In conclusion, most of the recommendations for the management of SSc in adults can be extended to pediatric-onset SSc. An international cooperation, following a standardized operative procedure, is needed, however, to validate the strength of these and future recommendations.

Experimental Treatment

Mycophenolate mofetil (MMF) has been successfully used for early diffuse scleroderma and lung disease.[20?] The apparent safety and tolerability of this drug was confirmed in a recent retrospective study.[21] Data from 109 patients with diffuse cutaneous systemic sclerosis treated with MMF were compared with those of 63 controls receiving other immunosuppressive drugs. MMF was discontinued due to disease stabilization in 9%, side effects in 8% or no effects on disease activity in 14%. A lower frequency of clinically significant pulmonary fibrosis and better 5-year survival from disease onset were reported. According to the authors' conclusion, MMF appears to be at least as effective as the other current therapies for diffuse SSc, providing support for further evaluation in prospective clinical trials.

Rituximab, an anti-CD20 monoclonal antibody, has been used, in combination with cyclophosphamide, in a small series of six patients with severe refractory JSSc.[22] All patients, followed for 3-12 months (mean 8.33 months) reported subjective improvement in skin tightness and sense of well being. No changes in DLCO were observed, although one patient with mild PAH showed improvement in pulmonary artery pressures. The therapy was well tolerated, with the exception of mild infusion reactions responsive to premedication. Although this therapeutic approach is of interest, larger and longer-term studies are needed to evaluate efficacy.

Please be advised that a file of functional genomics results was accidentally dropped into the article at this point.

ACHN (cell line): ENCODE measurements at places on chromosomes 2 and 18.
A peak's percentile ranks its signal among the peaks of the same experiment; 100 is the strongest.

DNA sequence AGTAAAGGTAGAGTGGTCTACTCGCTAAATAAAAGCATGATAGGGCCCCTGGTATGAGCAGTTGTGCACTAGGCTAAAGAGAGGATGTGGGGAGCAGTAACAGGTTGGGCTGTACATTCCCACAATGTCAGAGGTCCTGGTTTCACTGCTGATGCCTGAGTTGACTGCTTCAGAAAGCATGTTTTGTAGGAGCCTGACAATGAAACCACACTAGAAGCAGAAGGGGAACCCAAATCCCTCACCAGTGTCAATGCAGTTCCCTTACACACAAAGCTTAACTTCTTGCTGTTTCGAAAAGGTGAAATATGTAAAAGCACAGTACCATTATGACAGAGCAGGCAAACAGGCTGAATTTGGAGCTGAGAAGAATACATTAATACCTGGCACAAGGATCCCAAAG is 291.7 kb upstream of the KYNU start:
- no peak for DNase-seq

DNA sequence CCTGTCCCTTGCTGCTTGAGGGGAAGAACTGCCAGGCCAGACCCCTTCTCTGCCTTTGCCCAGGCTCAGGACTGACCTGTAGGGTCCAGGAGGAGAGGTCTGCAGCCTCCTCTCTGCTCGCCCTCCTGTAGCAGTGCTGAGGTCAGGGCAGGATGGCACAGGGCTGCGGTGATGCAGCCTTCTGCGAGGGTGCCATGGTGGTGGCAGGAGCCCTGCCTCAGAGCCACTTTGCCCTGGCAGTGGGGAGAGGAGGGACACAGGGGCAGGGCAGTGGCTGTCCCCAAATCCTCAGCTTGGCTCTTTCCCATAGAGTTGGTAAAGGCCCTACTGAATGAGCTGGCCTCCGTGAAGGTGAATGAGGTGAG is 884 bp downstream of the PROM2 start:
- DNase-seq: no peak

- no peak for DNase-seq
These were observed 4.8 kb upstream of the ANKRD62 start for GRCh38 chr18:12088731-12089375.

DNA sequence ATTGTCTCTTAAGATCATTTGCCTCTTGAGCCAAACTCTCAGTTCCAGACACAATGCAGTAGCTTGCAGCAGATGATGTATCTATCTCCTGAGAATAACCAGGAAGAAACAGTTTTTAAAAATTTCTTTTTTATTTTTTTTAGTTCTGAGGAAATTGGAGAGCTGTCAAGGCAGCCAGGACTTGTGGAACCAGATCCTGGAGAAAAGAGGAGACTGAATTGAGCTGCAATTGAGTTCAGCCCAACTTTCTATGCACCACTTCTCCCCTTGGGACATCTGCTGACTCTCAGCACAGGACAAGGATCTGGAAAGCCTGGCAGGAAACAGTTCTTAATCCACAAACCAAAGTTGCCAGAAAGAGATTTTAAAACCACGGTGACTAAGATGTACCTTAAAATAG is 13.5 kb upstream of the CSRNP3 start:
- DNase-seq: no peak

Clinical Outcome

Recent studies have shown that the prognosis of SSc in children appears better than in adults. The survival of childhood onset SSc at 5, 10, 15 and 20 years after diagnosis is 89%, 80-87.4%, 74-87.4% and 69-82.5%, respectively, and is significantly higher than in adult onset disease.[3?,23]

The commonest causes of death in children are related to the involvement of cardiac, renal, and pulmonary systems. Indeed, cardiomyopathy is a leading cause of early death, especially in children.[24] This complication is rare and usually associated with diffuse cutaneous disease and features of polymyositis. An aggressive immunosuppressive treatment has been shown to be effective on muscle, skin and lung involvement, but does not impair progression of myocardial dysfunction.[24]

In children with poor prognosis, diagnosis is made earlier as probably clinical manifestations are clear since the onset of the disease and severe enough to lead rapidly to death, as shown by the fact that most of the deaths occurred in the first 5 years after diagnosis.[23] In children, therefore, SSc may have two possible evolutions: few children have a rapid development of internal organ failure leading to severe disability and eventually to death, while other patients experience a slow insidious course of the disease with lower mortality.